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Postpartum pads are sanitary napkins used during the first week or two after a pregnancy. They’re also sometimes employed after major gynecological surgery, such as hysterectomy. The average pad is longer and wider than even super or overnight maxi pads, and they’re often worn with net underwear. The underwear can help secure the pad, since not all of them have adhesive backing. The additional size helps prevent the heavy flow of blood that accompanies the early postpartum period from ruining clothing; most women can’t get away with smaller pads until the second or third week postpartum.
There may be different shapes and sizes of postpartum pads. As noted, most are longer than overnight maxi pads, so that when worn, the borders of the back and front of the pad rise to about mid-pubis and mid-buttocks. The extra length and width gives more room for bloodflow to disburse without leakage. An incorrectly placed pad still could leak, and women should be concerned if they saturate more than one pad an hour, suggesting hemorrhage. In most cases, healthy postpartum bleeding is easily caught by the pad, provided it’s placed correctly, and in the first few days women will probably end up changing pads each time they use the bathroom.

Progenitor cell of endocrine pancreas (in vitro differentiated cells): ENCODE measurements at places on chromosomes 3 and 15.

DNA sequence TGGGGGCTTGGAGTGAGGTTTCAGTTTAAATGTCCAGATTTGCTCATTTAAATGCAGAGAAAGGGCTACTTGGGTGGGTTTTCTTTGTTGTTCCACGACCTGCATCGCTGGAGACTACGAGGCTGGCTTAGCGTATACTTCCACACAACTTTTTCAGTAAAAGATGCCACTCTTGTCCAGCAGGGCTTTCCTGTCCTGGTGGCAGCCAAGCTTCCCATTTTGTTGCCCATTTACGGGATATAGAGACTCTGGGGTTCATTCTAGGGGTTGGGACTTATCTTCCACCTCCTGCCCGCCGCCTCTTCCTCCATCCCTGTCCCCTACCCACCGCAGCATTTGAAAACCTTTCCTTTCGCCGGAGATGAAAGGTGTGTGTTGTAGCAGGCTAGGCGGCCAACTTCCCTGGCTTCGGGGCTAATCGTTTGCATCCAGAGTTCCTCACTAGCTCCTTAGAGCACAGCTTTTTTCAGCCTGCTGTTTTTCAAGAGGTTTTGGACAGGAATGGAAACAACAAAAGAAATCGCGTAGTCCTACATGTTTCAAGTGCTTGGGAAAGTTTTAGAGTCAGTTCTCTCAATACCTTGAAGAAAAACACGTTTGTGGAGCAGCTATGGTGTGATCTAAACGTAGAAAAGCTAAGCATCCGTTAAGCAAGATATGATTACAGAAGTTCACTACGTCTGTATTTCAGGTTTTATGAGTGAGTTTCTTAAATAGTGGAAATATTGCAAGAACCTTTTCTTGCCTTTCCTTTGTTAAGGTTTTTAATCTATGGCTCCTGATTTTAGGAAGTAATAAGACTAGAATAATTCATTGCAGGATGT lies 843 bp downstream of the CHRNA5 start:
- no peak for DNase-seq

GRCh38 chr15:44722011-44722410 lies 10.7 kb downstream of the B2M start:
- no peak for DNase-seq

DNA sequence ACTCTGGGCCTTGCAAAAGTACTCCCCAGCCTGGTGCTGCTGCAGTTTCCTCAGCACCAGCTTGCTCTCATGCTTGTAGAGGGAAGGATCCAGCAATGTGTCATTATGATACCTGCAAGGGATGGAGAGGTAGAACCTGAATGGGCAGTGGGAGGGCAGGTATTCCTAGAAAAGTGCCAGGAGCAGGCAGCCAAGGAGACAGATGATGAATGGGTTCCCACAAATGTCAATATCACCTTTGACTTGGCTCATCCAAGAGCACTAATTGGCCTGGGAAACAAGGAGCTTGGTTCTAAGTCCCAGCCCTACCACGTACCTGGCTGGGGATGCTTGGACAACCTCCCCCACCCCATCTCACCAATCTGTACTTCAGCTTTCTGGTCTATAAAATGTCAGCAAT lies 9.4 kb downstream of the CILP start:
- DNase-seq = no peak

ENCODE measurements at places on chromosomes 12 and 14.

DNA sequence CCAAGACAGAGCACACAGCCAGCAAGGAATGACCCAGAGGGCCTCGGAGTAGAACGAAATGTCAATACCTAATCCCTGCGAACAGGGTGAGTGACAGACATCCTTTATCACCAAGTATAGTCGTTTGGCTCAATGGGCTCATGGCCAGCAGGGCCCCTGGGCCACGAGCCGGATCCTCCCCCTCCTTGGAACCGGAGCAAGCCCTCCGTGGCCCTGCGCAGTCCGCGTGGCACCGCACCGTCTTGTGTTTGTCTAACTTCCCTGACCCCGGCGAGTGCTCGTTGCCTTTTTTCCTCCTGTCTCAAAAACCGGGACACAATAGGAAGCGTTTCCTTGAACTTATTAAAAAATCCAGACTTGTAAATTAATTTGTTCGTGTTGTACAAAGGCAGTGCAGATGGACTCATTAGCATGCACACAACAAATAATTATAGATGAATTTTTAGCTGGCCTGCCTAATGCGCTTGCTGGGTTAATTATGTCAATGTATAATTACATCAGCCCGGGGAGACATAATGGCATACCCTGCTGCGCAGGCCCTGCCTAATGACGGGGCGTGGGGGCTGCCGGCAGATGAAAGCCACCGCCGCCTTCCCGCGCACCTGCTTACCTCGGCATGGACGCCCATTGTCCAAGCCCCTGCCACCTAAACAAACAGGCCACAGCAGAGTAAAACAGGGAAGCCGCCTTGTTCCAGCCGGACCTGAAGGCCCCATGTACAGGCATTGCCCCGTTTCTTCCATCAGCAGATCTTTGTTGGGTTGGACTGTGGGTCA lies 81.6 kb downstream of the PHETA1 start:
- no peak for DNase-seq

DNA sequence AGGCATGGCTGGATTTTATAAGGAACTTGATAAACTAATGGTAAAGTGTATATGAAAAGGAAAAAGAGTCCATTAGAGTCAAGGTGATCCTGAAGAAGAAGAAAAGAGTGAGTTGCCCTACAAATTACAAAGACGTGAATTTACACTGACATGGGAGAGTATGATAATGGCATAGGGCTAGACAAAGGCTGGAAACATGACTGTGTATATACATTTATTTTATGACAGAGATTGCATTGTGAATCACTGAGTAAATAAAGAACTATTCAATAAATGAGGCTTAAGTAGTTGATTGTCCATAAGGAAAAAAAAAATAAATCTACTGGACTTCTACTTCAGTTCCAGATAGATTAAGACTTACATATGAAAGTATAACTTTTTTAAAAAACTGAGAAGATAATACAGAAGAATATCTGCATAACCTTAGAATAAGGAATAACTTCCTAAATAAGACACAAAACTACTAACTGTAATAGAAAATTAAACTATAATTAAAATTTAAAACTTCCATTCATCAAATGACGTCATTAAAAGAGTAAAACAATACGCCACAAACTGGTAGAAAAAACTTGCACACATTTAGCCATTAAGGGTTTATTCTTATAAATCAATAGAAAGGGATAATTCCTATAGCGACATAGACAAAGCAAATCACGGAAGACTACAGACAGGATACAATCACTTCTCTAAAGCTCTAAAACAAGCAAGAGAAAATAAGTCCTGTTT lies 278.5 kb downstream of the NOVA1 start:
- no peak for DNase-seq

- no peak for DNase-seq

Many hospitals and birth centers provide women with ample postpartum pads for pregnancy recovery at home. In case they are not provided, some pharmacies and a few online stores stock them and the prices are comparable to other maxi pads. It’s also possible to purchase additional sets of net underwear, and these are often little more than a US dollar (USD) per pair. A lot of women like to make this investment because these can substitute for and protect regular panties until possibility of leakage is reduced.
As bloodflow amounts decrease, women usually downsize in pad needs. They may start replacing postpartum pads with overnight napkins, then heavy pads, and continued smaller sizes. Tampons should never be used during the postpartum period due to potential risk of infection.
While many women experience postpartum pads that are disposable, there are a number of companies that advocate use of natural and reusable pads instead. Made with materials like cotton or hemp, these can be good alternatives for women who prefer a more natural approach. Some women who generally favor these still feel that heavier bleeding during the first days postpartum is too heavy to make practical the use of natural fiber postpartum pads, especially at night.
Others advocate for their use at all times. Generally, women should look for or make their own pads with numerous layers to try to prevent leakage. A higher number of reusable pads may be needed because they could necessitate more frequent changes and the pads need to be cleaned in between uses.
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